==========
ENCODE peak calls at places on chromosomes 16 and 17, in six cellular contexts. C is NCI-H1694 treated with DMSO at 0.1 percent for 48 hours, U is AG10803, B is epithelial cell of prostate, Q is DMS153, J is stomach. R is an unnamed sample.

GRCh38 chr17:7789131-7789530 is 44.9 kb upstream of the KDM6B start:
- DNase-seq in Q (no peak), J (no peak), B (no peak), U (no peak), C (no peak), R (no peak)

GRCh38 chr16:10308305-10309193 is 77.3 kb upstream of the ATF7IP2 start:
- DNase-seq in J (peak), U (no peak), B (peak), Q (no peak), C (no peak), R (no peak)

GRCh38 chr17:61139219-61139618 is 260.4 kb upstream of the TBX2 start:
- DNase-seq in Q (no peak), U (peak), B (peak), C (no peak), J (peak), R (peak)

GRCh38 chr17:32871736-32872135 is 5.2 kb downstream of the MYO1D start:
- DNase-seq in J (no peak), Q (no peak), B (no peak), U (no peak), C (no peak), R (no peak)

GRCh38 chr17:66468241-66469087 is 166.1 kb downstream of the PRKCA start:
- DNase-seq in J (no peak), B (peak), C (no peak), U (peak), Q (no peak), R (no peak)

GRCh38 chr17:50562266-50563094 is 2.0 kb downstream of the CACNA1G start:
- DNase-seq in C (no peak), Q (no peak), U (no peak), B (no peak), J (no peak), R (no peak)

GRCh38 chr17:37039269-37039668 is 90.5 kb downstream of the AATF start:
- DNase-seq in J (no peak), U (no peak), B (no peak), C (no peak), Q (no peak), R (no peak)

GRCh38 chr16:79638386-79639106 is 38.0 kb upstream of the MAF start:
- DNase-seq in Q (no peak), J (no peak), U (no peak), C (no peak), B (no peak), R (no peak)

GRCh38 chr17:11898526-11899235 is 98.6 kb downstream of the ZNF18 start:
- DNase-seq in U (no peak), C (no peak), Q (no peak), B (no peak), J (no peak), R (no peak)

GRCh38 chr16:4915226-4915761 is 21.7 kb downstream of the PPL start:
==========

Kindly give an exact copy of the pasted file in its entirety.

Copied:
ENCODE peak calls at places on chromosomes 16 and 17, in six cellular contexts. C is NCI-H1694 treated with DMSO at 0.1 percent for 48 hours, U is AG10803, B is epithelial cell of prostate, Q is DMS153, J is stomach. R is an unnamed sample.

GRCh38 chr17:7789131-7789530 is 44.9 kb upstream of the KDM6B start:
- DNase-seq in Q (no peak), J (no peak), B (no peak), U (no peak), C (no peak), R (no peak)

GRCh38 chr16:10308305-10309193 is 77.3 kb upstream of the ATF7IP2 start:
- DNase-seq in J (peak), U (no peak), B (peak), Q (no peak), C (no peak), R (no peak)

GRCh38 chr17:61139219-61139618 is 260.4 kb upstream of the TBX2 start:
- DNase-seq in Q (no peak), U (peak), B (peak), C (no peak), J (peak), R (peak)

GRCh38 chr17:32871736-32872135 is 5.2 kb downstream of the MYO1D start:
- DNase-seq in J (no peak), Q (no peak), B (no peak), U (no peak), C (no peak), R (no peak)

GRCh38 chr17:66468241-66469087 is 166.1 kb downstream of the PRKCA start:
- DNase-seq in J (no peak), B (peak), C (no peak), U (peak), Q (no peak), R (no peak)

GRCh38 chr17:50562266-50563094 is 2.0 kb downstream of the CACNA1G start:
- DNase-seq in C (no peak), Q (no peak), U (no peak), B (no peak), J (no peak), R (no peak)

GRCh38 chr17:37039269-37039668 is 90.5 kb downstream of the AATF start:
- DNase-seq in J (no peak), U (no peak), B (no peak), C (no peak), Q (no peak), R (no peak)

GRCh38 chr16:79638386-79639106 is 38.0 kb upstream of the MAF start:
- DNase-seq in Q (no peak), J (no peak), U (no peak), C (no peak), B (no peak), R (no peak)

GRCh38 chr17:11898526-11899235 is 98.6 kb downstream of the ZNF18 start:
- DNase-seq in U (no peak), C (no peak), Q (no peak), B (no peak), J (no peak), R (no peak)

GRCh38 chr16:4915226-4915761 is 21.7 kb downstream of the PPL start: